Qizildash, which the constituency commission had used as evidence, so he had never been able to
challenge them before the Central Electoral Commission, the appeal court or the Supreme Court.
Information to the authorities about the second incident had also come first from the applicant. The
constituency commission had sought a court order, again citing local residents’ complaints of illegal
campaigning, to have him fined. He had only found about the decision on the court order after the
actual court decision to fine him, when he had also found out about the residents’ complaints.
The Court found that the constituency commission proceedings had not afforded sufficient
procedural safeguards to the applicant: he had not been informed of the commission’s meetings in
advance nor given an opportunity to challenge the evidence used against him.

Moreover, there had been significant delays in providing him with copies of commission decisions
and other documents, preventing him from adequately preparing his appeals within the maximum
three-day statutory period. Nor had any of the domestic courts, including the Supreme Court, given
proper consideration to the applicant’s arguments about such procedural shortcomings.

Furthermore, neither the electoral commissions nor the courts had adequately assessed the
evidence which had led to the applicant’s disqualification or the arguments he had raised. The
applicant had stated that the posters were fakes, pointing to incorrect information in them, and that
they had been put up by someone who was not on his campaign staff. However, the authorities had
not examined what the Court considered to be a strong argument.

The Court also took issue with the way the constituency commission and the courts had dealt with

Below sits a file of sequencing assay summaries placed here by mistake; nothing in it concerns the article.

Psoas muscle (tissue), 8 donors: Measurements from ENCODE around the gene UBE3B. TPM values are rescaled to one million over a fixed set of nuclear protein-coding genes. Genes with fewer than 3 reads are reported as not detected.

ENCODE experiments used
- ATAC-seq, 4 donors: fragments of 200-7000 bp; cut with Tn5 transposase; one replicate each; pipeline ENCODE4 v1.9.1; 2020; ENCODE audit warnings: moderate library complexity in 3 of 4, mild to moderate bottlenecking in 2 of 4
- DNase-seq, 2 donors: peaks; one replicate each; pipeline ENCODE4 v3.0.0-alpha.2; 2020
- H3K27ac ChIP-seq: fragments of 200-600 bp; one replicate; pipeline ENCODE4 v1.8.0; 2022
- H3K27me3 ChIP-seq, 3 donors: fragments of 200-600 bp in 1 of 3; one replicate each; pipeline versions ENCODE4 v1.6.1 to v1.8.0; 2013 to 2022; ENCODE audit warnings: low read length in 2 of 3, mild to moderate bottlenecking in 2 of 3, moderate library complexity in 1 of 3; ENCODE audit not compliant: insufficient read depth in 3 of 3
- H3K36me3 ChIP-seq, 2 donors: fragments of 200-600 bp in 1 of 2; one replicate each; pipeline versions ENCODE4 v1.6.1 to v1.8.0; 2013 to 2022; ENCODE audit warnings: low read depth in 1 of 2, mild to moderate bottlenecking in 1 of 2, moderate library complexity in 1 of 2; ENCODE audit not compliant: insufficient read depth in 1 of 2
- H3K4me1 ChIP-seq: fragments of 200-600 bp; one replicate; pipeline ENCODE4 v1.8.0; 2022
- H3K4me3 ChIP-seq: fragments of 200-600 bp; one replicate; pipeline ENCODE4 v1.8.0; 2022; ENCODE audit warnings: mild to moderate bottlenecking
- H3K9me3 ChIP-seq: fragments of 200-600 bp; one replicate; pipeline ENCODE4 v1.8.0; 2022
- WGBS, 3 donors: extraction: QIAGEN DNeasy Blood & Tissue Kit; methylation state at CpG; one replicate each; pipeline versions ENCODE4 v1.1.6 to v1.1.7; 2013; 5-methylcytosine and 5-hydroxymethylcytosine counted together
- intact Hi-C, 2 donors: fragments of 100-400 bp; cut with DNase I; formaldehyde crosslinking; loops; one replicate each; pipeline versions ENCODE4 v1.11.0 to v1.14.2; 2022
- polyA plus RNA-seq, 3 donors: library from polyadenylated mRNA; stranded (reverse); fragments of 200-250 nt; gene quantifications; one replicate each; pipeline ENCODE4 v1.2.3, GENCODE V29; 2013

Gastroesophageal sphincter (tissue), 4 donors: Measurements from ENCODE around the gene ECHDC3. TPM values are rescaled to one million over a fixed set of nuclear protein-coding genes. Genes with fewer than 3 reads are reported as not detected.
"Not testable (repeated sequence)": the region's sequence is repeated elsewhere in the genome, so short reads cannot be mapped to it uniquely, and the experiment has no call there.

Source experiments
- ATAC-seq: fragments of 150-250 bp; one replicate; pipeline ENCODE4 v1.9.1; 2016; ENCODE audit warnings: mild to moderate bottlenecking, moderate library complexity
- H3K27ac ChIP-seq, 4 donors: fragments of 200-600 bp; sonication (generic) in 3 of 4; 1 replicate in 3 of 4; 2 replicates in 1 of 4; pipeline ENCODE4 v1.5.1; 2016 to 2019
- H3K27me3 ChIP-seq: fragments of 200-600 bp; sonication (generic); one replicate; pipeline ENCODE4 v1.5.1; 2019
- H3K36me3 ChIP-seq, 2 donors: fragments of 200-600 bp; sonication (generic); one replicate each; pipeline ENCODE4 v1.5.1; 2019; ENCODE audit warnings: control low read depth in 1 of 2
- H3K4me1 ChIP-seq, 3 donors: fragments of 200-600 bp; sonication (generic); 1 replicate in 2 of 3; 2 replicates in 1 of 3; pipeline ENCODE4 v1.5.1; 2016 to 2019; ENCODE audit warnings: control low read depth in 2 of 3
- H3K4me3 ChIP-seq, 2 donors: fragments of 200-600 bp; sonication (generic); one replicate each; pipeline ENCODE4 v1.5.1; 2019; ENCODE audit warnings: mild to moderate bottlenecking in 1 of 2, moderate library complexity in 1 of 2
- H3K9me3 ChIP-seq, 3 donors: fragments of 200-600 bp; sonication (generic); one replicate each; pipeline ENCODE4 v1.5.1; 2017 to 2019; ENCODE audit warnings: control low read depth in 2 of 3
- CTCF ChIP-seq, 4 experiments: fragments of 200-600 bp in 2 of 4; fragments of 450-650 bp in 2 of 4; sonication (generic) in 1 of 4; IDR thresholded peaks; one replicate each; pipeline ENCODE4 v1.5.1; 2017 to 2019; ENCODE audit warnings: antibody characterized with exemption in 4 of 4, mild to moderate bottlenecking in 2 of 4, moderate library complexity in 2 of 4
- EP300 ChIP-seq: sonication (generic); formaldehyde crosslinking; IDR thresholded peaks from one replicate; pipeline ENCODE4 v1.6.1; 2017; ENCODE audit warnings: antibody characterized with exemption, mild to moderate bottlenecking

the witness evidence: that had included people who had seen the posters, while only one witness
had stated that he had been approached by a man, Vahid, claiming to be the applicant’s
representative, for help in distributing the posters.

The applicant had argued that no Vahid was on his staff, but the courts had never attempted to
investigate or provide a reasoned response to his arguments, whereas they should have sought and
examined further evidence to corroborate or refute the information related to such a person.
In conclusion, the Court found that the procedures resulting in the applicant’s disqualification from
the election had not afforded him sufficient safeguards against arbitrariness and that the authorities’
decisions had lacked reasoning and an adequate assessment of the evidence. There had thus been a
violation of Article 3 of Protocol No. 1 to the Convention. Given that conclusion the Court did not
find it necessary to examine the applicant’s complaint under Article 14.

Article 34

Mr Aliyev, the applicant’s representative, complained on his behalf that the seizure from his office of
the case file relating to his application had amounted to a hindrance to the exercise of the
applicant’s right of individual application under Article 34.

The Court saw no reason to depart from its findings in Annagi Hajibeyli v. Azerbaijan, which had
dealt with the same complaint as the applicant’s. The Court therefore found that the respondent
State had failed to comply with its obligations under Article 34 in Mr Abil’s case too.

Just satisfaction (Article 41)

The Court held that Azerbaijan was to pay the applicant 4,500 euros (EUR) in respect of
non-pecuniary damage and EUR 1,459 in respect of costs and expenses.


ECHRCaseLaw